Fresno Co.’s roads tax becomes a hotbed. Will voters keep Measure C rolling?

Fresno County’s long-standing transportation tax is on the November ballot for renewal a few years early. 

Measure C

Fresno County’s long-standing transportation tax is on the November ballot for renewal a few years early. 

Originally passed in 1986 and again in 2006 for another 20-year term, the Fresno County Transportation Authority is attempting to move forward with a 30-year extension that would start in 2027. 

Measure C is a half-cent sales tax county-wide that supports roads and transportation infrastructure. 

The tax has generated over $1 billion in improvements in its lifetime, and the renewal is estimated to total $6.8 billion. 

The funding will be allocated in the following ways: 

  • 51.37 percent for local and neighborhood street repair and maintenance
  • 17.64 percent for local control
  • 11.88 percent for urban and rural public transit
  • 1.22 percent for Safe Bikes and Pedestrians, including Safe Routes to School and Access for People with Disabilities
  • 14.6 percent for major roads and highways, safety improvement and congestion relief
  • 2 percent for environmental sustainability
  • 1.25 percent for the Transportation Authority’s and the Fresno Council of Government’s administrative and planning activities

The formal opposition to Measure C is comprised of an interesting mix that has united both the Fresno County Republican and Democratic parties on a singular issue. 

On the right, arguments against renewal center on voting on a tax while inflation remains high. 

On the left, social justice groups have argued that Measure C is not equitable enough for minority communities.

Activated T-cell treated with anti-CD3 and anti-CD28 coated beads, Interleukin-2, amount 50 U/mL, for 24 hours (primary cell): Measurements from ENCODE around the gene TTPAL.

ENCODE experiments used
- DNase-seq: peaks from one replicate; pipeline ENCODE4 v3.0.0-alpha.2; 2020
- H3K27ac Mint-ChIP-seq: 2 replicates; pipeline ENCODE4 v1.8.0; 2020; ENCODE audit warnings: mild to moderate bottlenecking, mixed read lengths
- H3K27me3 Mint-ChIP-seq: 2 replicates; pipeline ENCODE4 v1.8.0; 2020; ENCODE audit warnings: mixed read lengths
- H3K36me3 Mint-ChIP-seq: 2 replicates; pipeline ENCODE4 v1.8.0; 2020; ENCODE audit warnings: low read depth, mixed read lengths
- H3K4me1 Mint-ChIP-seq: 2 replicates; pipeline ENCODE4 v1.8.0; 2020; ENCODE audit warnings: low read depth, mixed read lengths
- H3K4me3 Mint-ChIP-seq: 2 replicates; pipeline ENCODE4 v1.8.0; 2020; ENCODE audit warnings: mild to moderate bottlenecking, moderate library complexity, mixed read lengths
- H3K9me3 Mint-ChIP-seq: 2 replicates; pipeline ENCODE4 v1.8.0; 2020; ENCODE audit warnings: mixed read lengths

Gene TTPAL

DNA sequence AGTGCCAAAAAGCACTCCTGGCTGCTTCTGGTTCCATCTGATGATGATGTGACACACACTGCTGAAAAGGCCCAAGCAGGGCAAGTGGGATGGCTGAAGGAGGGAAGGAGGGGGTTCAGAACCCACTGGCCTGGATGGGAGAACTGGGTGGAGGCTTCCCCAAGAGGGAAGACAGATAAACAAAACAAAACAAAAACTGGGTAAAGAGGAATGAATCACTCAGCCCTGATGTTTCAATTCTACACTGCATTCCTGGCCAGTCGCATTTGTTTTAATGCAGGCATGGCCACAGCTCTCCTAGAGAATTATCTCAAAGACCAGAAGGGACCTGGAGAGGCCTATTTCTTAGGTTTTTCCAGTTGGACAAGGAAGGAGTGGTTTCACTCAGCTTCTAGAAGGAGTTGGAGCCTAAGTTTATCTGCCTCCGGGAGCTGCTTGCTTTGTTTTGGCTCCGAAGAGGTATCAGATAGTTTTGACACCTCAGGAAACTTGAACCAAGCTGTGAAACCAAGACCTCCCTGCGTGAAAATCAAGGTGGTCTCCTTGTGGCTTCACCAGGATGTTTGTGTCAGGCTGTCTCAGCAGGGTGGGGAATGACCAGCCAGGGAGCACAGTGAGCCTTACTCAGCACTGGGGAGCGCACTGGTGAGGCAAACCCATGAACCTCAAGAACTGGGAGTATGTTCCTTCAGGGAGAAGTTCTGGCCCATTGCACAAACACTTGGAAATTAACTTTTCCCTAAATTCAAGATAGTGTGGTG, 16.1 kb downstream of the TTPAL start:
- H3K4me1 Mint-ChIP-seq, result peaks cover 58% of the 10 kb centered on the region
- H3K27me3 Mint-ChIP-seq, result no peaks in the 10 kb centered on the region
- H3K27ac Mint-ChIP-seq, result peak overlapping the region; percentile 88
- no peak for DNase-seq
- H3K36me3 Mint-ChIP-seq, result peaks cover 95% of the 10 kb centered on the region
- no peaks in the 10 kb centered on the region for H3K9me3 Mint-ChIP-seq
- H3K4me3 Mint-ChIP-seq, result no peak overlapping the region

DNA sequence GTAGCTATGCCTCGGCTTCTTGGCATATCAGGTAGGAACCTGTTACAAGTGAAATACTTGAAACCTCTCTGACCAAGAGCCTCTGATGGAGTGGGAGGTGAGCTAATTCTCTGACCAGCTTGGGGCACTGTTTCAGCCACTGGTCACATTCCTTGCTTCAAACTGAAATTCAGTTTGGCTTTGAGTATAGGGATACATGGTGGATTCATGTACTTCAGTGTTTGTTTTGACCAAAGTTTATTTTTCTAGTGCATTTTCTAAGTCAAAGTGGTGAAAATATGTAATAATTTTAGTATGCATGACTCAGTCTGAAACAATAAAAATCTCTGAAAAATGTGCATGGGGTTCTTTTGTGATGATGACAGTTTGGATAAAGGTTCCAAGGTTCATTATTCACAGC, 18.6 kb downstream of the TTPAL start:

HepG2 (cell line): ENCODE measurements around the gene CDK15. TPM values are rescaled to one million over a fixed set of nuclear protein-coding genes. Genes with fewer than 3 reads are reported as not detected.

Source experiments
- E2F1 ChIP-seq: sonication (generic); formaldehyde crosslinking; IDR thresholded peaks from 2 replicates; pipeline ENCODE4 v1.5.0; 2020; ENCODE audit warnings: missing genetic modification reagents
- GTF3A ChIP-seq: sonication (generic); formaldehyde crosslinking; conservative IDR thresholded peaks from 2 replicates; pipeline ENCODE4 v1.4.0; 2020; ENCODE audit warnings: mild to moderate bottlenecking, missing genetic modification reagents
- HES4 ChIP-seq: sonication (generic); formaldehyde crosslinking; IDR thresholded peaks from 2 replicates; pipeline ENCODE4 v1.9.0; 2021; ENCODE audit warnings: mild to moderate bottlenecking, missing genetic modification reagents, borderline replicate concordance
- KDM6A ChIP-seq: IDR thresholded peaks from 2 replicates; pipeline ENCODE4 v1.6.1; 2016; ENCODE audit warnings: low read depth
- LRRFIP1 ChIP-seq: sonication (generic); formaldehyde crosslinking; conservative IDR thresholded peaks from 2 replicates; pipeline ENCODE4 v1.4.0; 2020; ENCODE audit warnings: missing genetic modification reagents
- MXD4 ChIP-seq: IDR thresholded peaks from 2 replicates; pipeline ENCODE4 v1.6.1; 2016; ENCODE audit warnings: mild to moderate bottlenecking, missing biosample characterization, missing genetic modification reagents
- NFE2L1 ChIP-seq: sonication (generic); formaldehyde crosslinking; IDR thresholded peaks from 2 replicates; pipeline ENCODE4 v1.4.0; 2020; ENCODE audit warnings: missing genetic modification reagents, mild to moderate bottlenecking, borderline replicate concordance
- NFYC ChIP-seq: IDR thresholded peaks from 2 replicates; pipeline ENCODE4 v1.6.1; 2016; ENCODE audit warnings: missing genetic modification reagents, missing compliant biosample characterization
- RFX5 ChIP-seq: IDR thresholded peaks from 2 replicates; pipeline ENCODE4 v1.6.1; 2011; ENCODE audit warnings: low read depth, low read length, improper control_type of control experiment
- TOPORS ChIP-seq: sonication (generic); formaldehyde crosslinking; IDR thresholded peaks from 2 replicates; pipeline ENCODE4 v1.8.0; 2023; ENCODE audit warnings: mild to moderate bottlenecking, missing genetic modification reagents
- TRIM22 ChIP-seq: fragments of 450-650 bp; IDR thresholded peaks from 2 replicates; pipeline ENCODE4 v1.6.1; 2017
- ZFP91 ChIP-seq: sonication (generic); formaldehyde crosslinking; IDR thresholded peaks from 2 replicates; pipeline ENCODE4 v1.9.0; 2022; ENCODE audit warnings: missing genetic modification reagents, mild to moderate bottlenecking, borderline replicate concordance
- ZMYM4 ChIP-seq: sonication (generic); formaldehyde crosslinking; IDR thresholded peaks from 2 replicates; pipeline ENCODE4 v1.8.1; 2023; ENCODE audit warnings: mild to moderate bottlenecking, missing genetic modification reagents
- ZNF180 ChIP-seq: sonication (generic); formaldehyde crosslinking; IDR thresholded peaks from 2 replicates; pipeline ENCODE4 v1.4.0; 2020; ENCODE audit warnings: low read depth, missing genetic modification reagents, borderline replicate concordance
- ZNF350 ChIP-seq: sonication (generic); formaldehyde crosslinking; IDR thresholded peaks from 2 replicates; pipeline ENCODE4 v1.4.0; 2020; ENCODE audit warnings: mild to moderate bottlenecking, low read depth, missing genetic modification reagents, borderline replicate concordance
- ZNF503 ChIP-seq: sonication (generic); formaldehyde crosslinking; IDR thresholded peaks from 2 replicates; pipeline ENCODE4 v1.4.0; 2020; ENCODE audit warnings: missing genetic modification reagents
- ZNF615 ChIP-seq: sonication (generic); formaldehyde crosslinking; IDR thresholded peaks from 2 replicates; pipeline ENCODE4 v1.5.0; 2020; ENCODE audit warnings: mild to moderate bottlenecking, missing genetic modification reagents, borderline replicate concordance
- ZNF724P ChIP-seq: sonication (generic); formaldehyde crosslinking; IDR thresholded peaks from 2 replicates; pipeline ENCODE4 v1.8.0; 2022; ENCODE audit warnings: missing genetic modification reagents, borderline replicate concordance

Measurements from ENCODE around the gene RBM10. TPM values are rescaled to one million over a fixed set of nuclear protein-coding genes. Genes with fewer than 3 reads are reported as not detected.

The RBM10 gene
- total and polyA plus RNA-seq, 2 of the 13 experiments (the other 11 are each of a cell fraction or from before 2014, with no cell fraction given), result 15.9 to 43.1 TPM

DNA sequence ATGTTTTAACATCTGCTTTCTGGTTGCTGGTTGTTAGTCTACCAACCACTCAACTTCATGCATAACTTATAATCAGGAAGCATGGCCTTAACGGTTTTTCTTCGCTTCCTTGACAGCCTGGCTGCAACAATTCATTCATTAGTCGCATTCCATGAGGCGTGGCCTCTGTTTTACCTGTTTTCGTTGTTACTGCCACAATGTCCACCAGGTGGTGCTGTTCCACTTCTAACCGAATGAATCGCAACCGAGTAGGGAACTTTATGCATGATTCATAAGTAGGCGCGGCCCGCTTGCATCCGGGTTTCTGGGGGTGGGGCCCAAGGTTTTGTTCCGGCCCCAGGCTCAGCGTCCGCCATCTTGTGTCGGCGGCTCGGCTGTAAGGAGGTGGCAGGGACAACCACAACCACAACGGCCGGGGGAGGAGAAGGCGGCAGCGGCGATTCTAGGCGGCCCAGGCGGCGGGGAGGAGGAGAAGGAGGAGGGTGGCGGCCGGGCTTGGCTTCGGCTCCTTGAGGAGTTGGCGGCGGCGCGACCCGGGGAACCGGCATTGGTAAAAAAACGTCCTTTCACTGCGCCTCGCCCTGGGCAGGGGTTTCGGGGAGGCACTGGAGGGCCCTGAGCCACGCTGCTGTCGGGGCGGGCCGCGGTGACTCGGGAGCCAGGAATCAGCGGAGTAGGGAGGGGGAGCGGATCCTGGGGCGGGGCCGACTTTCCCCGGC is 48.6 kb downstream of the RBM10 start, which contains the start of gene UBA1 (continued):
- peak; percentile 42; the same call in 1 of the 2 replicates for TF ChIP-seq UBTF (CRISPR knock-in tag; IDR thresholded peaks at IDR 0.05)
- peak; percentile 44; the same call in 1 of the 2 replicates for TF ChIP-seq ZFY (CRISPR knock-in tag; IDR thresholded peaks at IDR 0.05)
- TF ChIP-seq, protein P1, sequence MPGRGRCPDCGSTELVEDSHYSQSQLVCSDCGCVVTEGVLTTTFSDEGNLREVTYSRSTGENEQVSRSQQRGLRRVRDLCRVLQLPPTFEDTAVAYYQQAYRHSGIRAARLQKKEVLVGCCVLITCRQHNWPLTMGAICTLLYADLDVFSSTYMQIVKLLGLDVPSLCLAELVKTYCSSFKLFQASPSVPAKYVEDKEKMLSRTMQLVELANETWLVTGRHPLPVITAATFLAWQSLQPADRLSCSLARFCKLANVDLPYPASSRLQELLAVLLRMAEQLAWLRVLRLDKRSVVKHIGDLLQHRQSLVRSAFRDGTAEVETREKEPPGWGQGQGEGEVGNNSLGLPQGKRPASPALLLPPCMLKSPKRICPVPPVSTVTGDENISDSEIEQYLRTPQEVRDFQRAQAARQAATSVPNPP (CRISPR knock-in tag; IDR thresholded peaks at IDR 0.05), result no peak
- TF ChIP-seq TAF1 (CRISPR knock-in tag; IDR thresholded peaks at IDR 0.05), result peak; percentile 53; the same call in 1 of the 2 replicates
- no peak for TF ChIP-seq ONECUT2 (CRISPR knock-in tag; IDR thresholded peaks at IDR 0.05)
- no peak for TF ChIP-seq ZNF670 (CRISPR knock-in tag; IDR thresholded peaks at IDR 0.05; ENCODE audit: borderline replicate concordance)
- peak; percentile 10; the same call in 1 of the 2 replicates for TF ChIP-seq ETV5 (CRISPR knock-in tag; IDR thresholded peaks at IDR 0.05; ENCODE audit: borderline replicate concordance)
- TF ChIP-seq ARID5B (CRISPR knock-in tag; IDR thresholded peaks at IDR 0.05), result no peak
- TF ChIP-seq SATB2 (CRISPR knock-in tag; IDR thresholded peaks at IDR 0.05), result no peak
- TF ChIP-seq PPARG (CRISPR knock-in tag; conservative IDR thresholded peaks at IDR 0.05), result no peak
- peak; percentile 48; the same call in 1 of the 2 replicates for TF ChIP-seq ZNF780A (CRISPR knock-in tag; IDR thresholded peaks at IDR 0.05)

Measure C needs a two-thirds majority vote to pass. 

Measure E

While the Measure C renewal effort has received the most media attention, Measure E is arguably the most controversial. 

Measure E – also known as the California State University, Fresno Facility and Academic Program Improvement Measure – would levy a 0.2 percent sales tax county-wide, with the exception of Reedley, which would have a 0.025 percent rate. 

Tax revenue would fund programs, scholarships and facility improvements at Fresno State, the most notable of which would likely be Valley Children’s Stadium. 

The county projects that the 20-year lifespan of the tax would raise $720 million total for Fresno State. 

At least two-thirds of the funding would be required to be spent on academic programs and facilities. 

That includes expanding access in nursing, agriculture, criminology, engineering/STEM programs and repairing and upgrading academic facilities. It also includes providing scholarships for local low-income students. 

The remaining third – totaling $240 million – would be allowed to be used for athletics facilities, such as the aging Valley Children’s Stadium. 

So far Fresno State’s athletic department has not publicized a stadium renovation plan to this point. Athletic departments across the country often raise money from private donors for such renovations, making a sales tax an outside-the-box proposal. 

Measure E needs a simple majority to pass.

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